Dustin Senella looked out over the floor of Staples Center during a recent Lakers game and didn't like what he heard.

"I could stand up and shout and be heard over that entire crowd," said the 24-year-old fan from Simi Valley. "The decibel level has fallen dramatically."

Sure, Jack Nicholson is back, but that's one of the few courtside constants. As the Lakers start the year without the glamour of Phil Jackson and Shaquille O'Neal, and with Kobe Bryant laboring under the taint of last year's rape charge, the season could well turn into a watershed not just for the team, but for five-year-old Staples itself.

The center is already dealing with the fallout from a labor dispute between the National Hockey League and its players that has led to a lockout, perhaps at the cost of the season. Also in the mix is the comparitively weaker draw of the Clippers.

"As soon as Shaq left, L.A. lost its spirit," Senella said. "Los Angeles is very capricious about their teams. When they're winning, (fans) are on their wagon."

Perhaps, but the Lakers have nevertheless sold out their first three home games at Staples as the team tries to match last season's 39 of 41 home game sellouts.

"(The fans) understand we have a young nucleus here," Bryant said after defeating the Atlanta Hawks last week. "But at the same time, they know there is the dedication and commitment that's something special. So I think everybody's excited. They're looking forward to this new season and to this new era."

If the full house at a recent Sunday evening Lakers game was a quiet one, the crowd the next night watching the long-suffering Clippers was anything but. And while that energy may have been due to the excitement of a double-overtime loss to the World Champion Detroit Pistons, the team still only drew 15,866 fans to the 19,060-seat arena.

If anyone is in a position to sense the different vibe at Staples, it may be forward Lamar Odom, a former Clipper who joined the Lakers in the trade that sent O'Neal to Miami over the summer.
Clipper fans, Odom said, are more rambunctious because they are hungrier for a winning team. The Clippers have posted one winning record since moving to L.A. before the 1984-85 season. "With the Clipper fans, they are fighting for their pride so they come out maybe a little more rowdy," he said. "You've got different personalities."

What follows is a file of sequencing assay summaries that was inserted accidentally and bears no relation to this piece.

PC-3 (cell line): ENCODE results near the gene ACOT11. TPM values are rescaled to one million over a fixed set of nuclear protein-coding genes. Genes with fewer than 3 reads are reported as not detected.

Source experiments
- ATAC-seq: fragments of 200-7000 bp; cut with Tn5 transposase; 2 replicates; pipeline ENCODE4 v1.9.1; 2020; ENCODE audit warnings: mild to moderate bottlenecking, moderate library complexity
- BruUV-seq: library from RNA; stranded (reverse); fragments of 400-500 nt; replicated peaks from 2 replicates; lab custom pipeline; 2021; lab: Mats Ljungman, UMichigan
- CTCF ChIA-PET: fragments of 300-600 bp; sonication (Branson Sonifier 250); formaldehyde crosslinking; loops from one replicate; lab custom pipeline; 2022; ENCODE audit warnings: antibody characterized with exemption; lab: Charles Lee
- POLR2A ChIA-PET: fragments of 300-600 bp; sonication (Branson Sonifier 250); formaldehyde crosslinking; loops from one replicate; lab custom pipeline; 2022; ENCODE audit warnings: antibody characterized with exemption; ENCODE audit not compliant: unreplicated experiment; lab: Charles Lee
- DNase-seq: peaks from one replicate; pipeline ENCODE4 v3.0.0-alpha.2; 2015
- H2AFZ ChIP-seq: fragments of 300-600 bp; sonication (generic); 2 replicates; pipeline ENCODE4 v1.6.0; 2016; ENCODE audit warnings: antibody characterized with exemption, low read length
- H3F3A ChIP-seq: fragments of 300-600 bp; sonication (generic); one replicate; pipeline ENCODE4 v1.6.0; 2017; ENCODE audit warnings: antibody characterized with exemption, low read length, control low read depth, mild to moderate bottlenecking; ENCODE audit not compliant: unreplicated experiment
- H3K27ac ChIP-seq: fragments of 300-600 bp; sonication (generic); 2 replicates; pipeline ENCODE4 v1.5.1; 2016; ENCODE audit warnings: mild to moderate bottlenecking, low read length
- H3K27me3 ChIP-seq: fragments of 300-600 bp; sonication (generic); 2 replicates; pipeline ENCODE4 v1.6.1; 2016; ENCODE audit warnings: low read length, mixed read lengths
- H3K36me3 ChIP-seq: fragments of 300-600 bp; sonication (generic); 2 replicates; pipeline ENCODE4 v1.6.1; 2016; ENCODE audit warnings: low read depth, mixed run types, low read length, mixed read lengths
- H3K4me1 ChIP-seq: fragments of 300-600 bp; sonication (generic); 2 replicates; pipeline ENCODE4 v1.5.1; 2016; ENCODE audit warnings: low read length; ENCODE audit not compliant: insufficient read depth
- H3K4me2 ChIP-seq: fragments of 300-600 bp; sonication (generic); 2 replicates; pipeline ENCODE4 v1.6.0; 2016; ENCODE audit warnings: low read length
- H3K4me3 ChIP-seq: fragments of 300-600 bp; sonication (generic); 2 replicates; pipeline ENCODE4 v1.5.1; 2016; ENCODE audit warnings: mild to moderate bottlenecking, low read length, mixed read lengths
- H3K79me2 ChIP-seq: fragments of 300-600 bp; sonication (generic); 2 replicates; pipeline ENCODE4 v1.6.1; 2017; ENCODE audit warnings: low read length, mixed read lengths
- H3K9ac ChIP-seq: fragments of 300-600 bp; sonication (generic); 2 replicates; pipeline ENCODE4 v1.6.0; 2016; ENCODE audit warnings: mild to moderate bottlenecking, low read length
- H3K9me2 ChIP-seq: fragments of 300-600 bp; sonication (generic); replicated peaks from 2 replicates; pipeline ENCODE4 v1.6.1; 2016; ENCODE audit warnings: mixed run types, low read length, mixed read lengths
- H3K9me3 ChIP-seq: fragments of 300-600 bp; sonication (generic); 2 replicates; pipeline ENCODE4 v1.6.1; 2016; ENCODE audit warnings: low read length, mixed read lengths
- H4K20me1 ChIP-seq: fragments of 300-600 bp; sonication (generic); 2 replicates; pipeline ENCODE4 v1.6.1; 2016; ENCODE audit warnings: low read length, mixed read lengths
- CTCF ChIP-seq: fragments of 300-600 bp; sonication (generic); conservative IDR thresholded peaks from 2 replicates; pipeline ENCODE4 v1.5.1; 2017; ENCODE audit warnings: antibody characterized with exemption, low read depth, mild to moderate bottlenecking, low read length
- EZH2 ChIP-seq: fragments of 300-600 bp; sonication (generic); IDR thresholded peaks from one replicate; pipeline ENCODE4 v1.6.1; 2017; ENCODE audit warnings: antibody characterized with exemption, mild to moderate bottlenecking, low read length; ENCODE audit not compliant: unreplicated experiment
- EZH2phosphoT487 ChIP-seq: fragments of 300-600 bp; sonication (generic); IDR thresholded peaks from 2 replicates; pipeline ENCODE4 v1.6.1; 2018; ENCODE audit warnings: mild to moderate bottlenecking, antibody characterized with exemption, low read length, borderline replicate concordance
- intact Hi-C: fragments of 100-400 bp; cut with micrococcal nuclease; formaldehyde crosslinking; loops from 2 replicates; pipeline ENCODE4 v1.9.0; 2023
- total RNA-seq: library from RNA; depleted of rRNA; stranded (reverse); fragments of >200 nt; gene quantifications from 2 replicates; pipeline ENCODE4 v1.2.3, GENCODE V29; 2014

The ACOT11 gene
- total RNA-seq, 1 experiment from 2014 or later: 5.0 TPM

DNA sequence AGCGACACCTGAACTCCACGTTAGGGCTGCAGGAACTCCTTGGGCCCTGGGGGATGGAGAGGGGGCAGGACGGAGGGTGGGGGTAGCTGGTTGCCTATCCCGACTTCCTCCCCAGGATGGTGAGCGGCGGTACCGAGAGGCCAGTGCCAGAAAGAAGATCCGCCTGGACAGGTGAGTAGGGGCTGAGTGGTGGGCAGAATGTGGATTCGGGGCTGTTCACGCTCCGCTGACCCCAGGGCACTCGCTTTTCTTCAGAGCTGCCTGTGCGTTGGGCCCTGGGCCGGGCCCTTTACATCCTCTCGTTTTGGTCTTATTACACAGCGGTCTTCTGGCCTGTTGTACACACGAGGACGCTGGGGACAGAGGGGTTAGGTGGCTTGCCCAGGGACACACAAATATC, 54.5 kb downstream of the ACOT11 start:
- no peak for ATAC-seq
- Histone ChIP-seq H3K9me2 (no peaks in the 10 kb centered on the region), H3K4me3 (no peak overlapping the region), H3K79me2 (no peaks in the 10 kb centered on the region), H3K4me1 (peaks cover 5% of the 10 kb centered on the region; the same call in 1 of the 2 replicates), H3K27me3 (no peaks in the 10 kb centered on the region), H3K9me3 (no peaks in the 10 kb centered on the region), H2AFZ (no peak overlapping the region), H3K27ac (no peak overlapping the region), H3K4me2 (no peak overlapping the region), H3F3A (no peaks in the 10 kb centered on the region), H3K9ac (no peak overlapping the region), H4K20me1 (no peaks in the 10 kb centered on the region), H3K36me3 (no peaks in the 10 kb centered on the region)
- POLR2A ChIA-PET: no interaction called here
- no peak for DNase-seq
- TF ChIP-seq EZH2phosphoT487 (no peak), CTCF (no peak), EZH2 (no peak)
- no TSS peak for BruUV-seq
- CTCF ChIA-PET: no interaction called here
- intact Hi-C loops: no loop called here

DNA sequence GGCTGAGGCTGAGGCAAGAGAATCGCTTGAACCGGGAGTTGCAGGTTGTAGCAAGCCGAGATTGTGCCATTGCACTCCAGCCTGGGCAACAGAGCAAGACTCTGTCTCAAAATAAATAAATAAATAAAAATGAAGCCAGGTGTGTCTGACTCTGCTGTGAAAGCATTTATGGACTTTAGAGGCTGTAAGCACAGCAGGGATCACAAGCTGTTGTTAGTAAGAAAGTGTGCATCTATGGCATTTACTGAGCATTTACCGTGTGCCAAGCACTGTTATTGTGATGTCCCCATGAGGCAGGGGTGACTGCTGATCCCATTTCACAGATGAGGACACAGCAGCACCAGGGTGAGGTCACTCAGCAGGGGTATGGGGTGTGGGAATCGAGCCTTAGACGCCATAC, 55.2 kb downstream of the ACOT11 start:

L.A. fans have been known to be fickle, but the Lakers had a 96 percent renewal rate on season ticket sales, said John Black, a team spokesman. Black would not say how many season tickets had been sold.

Still, former mayoral candidate Steve Soboroff, president of Playa Vista and a season ticket holder for both teams, said he saw lots of unfamiliar faces in his section during a recent Lakers game.

"I believe that every Lakers game is going to sell out," he said. "But the variable is how many games that the season ticket holders go to versus giving them away or selling. What I saw going to the Lakers game was that the owners of the tickets were not there."

Soboroff said he and his wife attended at least 35 of the Lakers home games last season. If the team turns out to be mediocre, they will see only about half the home games. Lakers fans, he said, want to relive the glory days.

"Shaq was such a personality," said Soboroff. "The positive and negative tension between these great personalities Shaq, Kobe and Phil Jackson is missing. I would have gone just to watch them sit around. I wouldn't have cared if they played. Now you've got to substitute that with a winning team."

The expectations of Clippers fans are lower, he said, noting, "The Clipper fans have one goal and that is to have a better record than the Lakers."

The Lakers account for about 60 percent of merchandise sales at Staples Center, the Kings 18 percent and the Clippers 15 percent, with the balance going to the Sparks and Avengers.

Anschutz Entertainment Group, which owns the majority of the arena and runs its merchandise outlets, is expecting the hockey lockout to be a big drag on sales. Already, Kings gear is being replaced with Dodgers, Angels and USC merchandise from the company's 4,000-square-foot store at Universal City Walk.

"To be realistic, it won't come close," said Alan Fey, vice president of merchandise for AEG, of the revenues for substitute clothing. "When you have 18,000 Kings fans dedicated to that brand, obviously you can't replace that."

It's too early to tell if the loss of O'Neal, Karl Malone and Gary Peyton will hurt Lakers merchandise sales, but moving Odom and Vlade Divac jerseys is likely to prove a challenge.
Still, Fey holds out hope.

"If they play well and things stay exciting, there's no reason why we shouldn't be able to maintain the growth we've had in Lakers sales over the last five years," he said. "Even in years when we didn't win the championship, our sales grew 10 percent to 20 percent from the previous year. (But) if the team under-performs, then the people who were on the bandwagon will jump off. This will be a real performance-based year for us."

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